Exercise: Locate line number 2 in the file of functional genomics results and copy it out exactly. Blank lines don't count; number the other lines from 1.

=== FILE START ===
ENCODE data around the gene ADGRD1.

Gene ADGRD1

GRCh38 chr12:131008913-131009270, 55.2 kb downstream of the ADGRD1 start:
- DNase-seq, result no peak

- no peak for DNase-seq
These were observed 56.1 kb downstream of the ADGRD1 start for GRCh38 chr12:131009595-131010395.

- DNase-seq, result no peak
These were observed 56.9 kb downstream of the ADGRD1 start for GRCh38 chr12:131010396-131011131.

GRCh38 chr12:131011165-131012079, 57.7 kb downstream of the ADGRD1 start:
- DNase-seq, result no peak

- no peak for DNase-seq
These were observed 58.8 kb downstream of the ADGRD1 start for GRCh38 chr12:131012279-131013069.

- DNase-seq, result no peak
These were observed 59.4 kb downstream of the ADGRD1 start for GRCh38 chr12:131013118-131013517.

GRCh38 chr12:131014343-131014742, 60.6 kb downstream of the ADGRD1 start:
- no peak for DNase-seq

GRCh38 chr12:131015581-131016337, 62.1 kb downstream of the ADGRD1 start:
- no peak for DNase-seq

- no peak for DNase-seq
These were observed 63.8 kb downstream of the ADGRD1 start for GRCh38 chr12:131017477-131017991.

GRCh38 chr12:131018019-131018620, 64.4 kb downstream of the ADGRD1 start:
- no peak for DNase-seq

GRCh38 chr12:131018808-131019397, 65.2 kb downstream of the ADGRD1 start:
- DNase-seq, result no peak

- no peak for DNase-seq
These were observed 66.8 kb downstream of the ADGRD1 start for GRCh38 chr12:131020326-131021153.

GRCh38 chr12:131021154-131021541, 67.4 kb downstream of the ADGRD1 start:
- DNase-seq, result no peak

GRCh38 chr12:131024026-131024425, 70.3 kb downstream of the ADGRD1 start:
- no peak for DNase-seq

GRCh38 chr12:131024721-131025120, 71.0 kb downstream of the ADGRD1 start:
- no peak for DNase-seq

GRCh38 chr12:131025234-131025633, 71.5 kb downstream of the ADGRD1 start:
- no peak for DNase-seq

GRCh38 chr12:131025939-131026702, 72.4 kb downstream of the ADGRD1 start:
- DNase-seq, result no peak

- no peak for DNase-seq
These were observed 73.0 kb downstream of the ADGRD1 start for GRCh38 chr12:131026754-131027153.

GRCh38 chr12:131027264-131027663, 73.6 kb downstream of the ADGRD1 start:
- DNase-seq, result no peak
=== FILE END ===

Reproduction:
Gene ADGRD1